A few observations about a good year in Minnesota business, as the national economy slows in this 10th year of recovery.

• The Minnesota economy continues to grow modestly. A record number of Minnesotans are at work. Wages are rising. Small business starts are positive, and the state projects a $1.5 billion budget surplus for the 2019-2020 biennium.

• We also should be concerned. Minnesota’s economic growth of less than 2 percent is hamstrung by too few workers to meet the demand of employers as baby boomers retire and businesses continue to expand, albeit modestly. The long-term trends are positive, but the national economy may slide into recession, thanks partly to trade wars, contradictory policies and financial-market dives since summer.

Minnesota exports were up 8 percent to $23 billion in 2017. However, the trend is softening. And farmers are stuck with commodities they can’t sell to China. Business angst is growing.

• We’re leading in clean energy. Minnesota has proved we can grow while using less juice, and cut pollution, including greenhouse gases.

Minnesota once imported almost all its energy, including coal, oil and gas to power its fleet, buildings and utilities. Now, the state boasts a growing renewable sector, including biofuels. We generate a quarter of our electricity from renewables. We have created thousands of jobs in wind, solar and related technologies.

The state’s largest utilities, prompted by the Next Generation Energy Act of 2007, already are surpassing the goal of 25 percent renewable energy by 2025. Xcel Energy, the nation’s biggest utility provider of economical wind energy, has a goal of producing 85 percent of its energy carbon-free by 2030.

Homegrown outfits such as IPS Solar of Roseville, founded in 1991, also have seen a boost.

IPS has grown from seven to 40 employees since 2014, and it has employed hundreds of contract workers over the same time period.

• Workforce development and immigration. The rate of growth among people of color in the Twin Cities workforce, particularly in good-paying jobs such as technology and business and professional services has as much as doubled that of the growth in the overall labor market since the Great Recession. That’s important because the minority population, including blacks and Latinos, is growing faster than the white population.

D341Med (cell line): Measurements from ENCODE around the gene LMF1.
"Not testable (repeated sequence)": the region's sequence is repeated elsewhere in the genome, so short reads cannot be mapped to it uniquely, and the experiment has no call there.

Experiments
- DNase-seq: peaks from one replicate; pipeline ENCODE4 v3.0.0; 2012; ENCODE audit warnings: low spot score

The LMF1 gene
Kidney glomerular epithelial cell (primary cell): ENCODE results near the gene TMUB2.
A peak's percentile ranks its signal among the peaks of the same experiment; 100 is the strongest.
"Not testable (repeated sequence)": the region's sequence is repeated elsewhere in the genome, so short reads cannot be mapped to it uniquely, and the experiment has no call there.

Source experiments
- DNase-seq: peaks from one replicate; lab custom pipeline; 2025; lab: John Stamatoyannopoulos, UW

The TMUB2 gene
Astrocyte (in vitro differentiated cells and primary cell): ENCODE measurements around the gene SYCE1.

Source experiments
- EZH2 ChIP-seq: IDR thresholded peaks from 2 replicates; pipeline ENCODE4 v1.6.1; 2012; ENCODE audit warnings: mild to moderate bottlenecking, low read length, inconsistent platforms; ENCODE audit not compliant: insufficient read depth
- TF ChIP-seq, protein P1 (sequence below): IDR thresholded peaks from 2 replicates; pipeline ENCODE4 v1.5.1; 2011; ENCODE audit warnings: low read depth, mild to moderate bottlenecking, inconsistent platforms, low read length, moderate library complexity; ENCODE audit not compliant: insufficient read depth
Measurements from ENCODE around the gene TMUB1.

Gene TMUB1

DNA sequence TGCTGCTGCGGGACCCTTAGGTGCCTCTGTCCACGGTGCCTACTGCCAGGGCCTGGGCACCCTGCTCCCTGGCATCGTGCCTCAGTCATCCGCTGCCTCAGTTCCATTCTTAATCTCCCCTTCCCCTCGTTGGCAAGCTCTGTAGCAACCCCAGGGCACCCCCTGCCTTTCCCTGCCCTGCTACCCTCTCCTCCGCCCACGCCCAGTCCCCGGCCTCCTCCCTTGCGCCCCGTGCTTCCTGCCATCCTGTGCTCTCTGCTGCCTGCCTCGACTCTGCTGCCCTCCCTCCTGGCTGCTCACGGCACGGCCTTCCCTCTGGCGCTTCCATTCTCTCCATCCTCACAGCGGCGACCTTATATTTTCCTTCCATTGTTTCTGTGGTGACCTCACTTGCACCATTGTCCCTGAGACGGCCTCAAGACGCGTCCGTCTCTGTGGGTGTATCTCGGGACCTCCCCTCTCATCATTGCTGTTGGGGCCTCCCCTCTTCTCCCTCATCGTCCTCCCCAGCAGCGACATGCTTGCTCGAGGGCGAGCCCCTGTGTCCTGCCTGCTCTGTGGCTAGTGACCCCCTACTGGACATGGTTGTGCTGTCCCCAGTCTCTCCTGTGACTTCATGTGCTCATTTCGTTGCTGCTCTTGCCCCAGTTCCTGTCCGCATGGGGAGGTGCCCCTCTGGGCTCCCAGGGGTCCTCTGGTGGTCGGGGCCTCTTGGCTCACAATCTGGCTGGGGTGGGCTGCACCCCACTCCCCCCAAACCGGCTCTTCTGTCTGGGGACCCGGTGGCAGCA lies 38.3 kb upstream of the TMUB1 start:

Moreover, we need to continue to narrow the education and income gaps that plague minority populations, including through remedial education, apprenticeships and some of the highly effective, employer-based training programs in partnership with chambers of commerce, high schools and community colleges.

Organizations such as Twin Cities Rise, the Neighborhood Development Center, Summit Academy, Project for Pride in Living, MEDA, Prime Digital Academy, the IT-Ready training program of the computer industry, the Community Reinvestment Fund and some local banks are helping to train, equip and finance a diverse wave of trained workers and entrepreneurs in finance, construction, technology and other industries.

Javier Martinez is an important part of a fast-growing piece of the Twin Cities labor force and a critical element in our economic future. Martinez, 27, who emigrated from Mexico as a child, delivered newspapers and cleaned houses after graduating St. Paul Johnson High School.

He also was pretty good with computers. Today, he is a certified IT professional at a small business in northeast Minneapolis. He graduated in 2014 from the IT-Ready training program that targets nontraditional IT students who have demonstrated aptitude and interest but lack a computer science background. Martinez doubled his income over a couple of years. Martinez and his wife own a house in St. Paul and are raising two children.

• Thanks partly to business support in recent years, more Minnesota children are ready for kindergarten. But not enough. And Minneapolis Federal Reserve Bank research going back 15 years by economist Art Rolnick and others shows the 40 percent-plus of kids who aren’t ready for kindergarten have a higher incidence of dropping out of school, teen pregnancy and juvenile delinquency. Investing $1 in quality preschool for at-risk, mostly low-income families yields up to a $16 return to the public in higher wages and taxes and lower public safety expenses over the lifetime of these kids. 

The alternative to this investment often is prison at $40,000 a year, particularly for male dropouts. And we don’t need to institute pre-K in every school for everybody, as the education lobby insists.

Rolnick and attorney Mike Ciresi, another 20-year volunteer and funder on this issue, have come up with a pretty good compromise that would increase the support for low-income families.

• We need common-sense immigration reform that grants citizenship to children born to undocumented immigrants and which offers, as Ronald Reagan and both Bush presidents did, a pathway to citizenship to those who invest time and money to become U.S. citizens.


Neal St. Anthony has been a Star Tribune business columnist and reporter since 1984. He can be contacted at nstanthony@startribune.com.